Tuesday, April 25, 2017

Reality Bites: Living in Communist Cuba in 2017

“The difference between the communist and capitalist systems is that, although both give you a kick in the ass, in the communist system you have to applaud, while in the capitalist system you can scream." - Reinaldo Arenas, Before Night Falls, 1993


General Raul Castro and Colonel Alejandro Castro of the secret police
In the debate over U.S. - Cuba policy the discussion often times pretends that the crimes of the Castro regime are a thing of the past. This does not reflect the current reality of living in this communist country. Fidel Castro died on November 25, 2016, but his equally ruthless brother Raul Castro had already been in charge since July 31, 2006 when Fidel became deathly ill. General Raul Castro formally took power on February 24, 2008 and repression worsened. 

Cubans who did not sufficiently mourn Fidel Castro's death were arrested and jailed. Cuban physician Eduardo Cardet, jailed since November 30, 2016, was sentenced to three years in prison in March 2017 for giving a critical assessment of Castro's legacy.   

During General Raul Castro's tenure politically motivated arbitrary detentions of opposition activists increased exponentially, along with political violence, and the murder of prominent dissident leaders.


In 2016 there were new prisoners of conscience behind bars and 9,940 politically motivated arbitrary detentions over the course of the year. By comparison in 2009 there were 869 arbitrary detentions documented. Religious repression escalated in Cuba in 2016 including the beating of pastors, the confiscation of Churches, some were demolished by the dictatorship.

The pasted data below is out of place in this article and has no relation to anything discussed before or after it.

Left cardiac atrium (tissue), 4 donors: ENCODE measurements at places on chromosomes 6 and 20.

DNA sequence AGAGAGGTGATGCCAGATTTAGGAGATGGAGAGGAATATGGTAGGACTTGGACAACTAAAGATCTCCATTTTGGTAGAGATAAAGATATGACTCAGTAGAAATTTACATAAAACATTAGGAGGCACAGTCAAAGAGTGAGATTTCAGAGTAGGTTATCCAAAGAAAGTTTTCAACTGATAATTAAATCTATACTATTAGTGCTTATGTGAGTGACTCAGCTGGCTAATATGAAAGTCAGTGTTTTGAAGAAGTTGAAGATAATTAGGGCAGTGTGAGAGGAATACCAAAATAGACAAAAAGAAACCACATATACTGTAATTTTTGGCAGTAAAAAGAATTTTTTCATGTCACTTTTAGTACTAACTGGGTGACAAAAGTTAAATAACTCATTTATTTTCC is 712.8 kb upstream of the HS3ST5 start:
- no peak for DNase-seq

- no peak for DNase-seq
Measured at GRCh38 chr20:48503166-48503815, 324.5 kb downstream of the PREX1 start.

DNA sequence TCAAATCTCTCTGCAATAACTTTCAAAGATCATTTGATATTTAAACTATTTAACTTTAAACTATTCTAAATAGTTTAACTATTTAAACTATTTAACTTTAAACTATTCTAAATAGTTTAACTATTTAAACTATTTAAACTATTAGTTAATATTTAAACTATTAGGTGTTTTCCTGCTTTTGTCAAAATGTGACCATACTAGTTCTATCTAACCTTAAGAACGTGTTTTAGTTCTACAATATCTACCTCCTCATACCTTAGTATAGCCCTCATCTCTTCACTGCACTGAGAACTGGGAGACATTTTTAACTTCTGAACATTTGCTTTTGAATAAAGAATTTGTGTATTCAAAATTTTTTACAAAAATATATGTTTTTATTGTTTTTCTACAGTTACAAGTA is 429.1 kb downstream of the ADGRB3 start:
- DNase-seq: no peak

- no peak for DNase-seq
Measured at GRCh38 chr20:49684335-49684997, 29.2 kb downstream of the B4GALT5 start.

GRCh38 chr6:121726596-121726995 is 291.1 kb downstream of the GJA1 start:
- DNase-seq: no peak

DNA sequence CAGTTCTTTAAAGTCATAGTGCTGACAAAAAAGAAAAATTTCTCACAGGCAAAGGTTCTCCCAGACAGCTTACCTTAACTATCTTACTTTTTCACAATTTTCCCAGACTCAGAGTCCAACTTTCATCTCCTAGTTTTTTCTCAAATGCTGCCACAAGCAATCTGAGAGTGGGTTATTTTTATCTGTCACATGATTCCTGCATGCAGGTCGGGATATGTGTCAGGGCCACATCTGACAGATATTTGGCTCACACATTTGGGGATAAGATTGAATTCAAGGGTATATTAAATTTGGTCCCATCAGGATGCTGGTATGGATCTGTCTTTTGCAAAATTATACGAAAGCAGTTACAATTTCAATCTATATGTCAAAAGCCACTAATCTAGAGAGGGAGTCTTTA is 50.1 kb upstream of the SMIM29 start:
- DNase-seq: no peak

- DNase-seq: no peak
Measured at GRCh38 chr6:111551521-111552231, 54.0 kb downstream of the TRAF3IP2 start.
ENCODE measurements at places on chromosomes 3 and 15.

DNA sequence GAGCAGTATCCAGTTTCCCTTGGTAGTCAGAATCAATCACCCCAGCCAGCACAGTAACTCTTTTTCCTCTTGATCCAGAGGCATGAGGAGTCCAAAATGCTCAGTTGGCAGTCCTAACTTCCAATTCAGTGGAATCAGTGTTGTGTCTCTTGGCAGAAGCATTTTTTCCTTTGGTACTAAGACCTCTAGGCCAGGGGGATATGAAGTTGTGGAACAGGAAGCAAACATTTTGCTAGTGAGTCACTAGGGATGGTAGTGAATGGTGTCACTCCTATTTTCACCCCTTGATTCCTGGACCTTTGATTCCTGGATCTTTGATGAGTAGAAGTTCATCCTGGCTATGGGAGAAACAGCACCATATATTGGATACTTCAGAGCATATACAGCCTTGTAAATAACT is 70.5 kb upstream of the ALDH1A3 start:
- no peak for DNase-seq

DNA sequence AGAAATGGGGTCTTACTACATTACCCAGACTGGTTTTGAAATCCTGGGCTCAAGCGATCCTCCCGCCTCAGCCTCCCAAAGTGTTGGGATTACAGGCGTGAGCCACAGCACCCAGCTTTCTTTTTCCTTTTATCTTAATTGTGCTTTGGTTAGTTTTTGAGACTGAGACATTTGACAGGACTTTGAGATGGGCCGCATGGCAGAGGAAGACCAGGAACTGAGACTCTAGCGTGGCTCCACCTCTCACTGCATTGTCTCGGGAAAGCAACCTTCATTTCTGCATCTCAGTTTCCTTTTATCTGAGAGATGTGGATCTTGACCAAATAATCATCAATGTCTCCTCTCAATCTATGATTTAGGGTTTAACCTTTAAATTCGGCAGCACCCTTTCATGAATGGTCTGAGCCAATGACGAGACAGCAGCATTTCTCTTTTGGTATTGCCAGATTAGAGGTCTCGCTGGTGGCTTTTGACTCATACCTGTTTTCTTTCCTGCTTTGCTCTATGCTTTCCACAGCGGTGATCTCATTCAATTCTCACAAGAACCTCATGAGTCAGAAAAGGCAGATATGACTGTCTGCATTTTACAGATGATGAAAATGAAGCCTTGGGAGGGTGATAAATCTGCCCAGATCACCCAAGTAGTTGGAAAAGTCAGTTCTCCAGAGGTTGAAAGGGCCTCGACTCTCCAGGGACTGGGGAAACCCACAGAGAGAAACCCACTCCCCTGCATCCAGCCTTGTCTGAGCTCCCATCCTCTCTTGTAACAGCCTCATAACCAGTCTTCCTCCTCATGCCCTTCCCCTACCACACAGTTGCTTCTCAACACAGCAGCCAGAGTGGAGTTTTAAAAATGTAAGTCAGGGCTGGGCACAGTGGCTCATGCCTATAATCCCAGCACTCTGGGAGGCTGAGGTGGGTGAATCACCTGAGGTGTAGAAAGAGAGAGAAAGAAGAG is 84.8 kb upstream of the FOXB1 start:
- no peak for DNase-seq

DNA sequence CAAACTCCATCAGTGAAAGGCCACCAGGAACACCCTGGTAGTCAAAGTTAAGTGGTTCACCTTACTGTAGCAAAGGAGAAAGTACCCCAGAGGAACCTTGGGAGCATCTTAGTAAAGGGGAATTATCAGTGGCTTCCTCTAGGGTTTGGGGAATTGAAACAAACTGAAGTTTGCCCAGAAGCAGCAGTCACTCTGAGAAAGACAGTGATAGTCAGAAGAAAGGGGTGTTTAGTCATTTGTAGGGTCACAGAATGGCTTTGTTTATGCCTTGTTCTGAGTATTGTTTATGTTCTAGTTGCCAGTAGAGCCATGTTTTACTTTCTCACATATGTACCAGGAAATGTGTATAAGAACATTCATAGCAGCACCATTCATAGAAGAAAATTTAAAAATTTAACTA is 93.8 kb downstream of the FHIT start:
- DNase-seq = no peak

Victims of state violence in Cuba
Rising violent repression against political dissidents in Cuba, including crippling and disfiguring machete attacks, became a high profile regime tactic starting in 2013. The case of Sirley Avila Leon in May of 2015 is well documented, even if it is not widely well known.

The murder of prominent opposition leaders such as Orlando Zapata Tamayo in 2010, Laura  Pollán in 2011, Oswaldo Payá Sardiñas, and Harold Cepero in 2012 happened under General Raul Castro's tenure. Refugees have been killed trying to leave Cuba, shot in the back by Castro's secret police, as recently as 2015.


Some of the Cubans killed by the Castro regime over the past eight years


All of this is attributable to dictatorship, but Cuba is also a communist regime which claims that there is common ownership of the means of production. The claim is that under communism all is shared but in Cuba one sees that misery is shared but not by all, a wealthy politically connected minority live in luxury while the majority suffer. The difference from a capitalist regime is that in Cuba complaining about it is punishable under the law.

Fidel Castro's son Antonio Castro visited Greece in this 160 foot yacht with five suites.
For example, Fidel Castro's son, Antonio Castro was photographed in Turkey in June of 2015 when leaving a restaurant he had his bodyguards beat up the reporters and try to take their cameras.  Antonio Castro had arrived on board his 160 foot yacht from the Greek island of Mykonos and booked five en suite rooms at a luxury hotel for himself and his entourage.

Antonio Castro, Cuban dictatorship's point man for baseball business
This lavish lifestyle does not come cheap. The Castro regime exports workers abroad and gets billions of dollars a year with this practice. In 2014 the Cuban dictatorship forecast "$8.2 billion from sending doctors and nurses abroad." In order to achieve these results the health workers are paid miserable wages and as a result some defect, and are denounced as traitors.

However it is true that the Cuban economy is centralized and controlled by the government, with most of it controlled by the military. Both healthcare and education are monopoly controlled by the Castro regime, private schools were prohibited in Cuba at the start of the revolution and continue to be today. But what does this mean in practice for Cubans?

The Slovak-based People in Peril conducted a study on education in Cuba concluding that ''Cuban education is destroyed, with grave problems like the deterioration of the schools, the predominance of ideology over teaching  and the bad preparation of teachers.'' The study made the following findings:
• There's been a ''pronounced'' departure of teachers to other jobs because of low salaries and the lack of social recognition.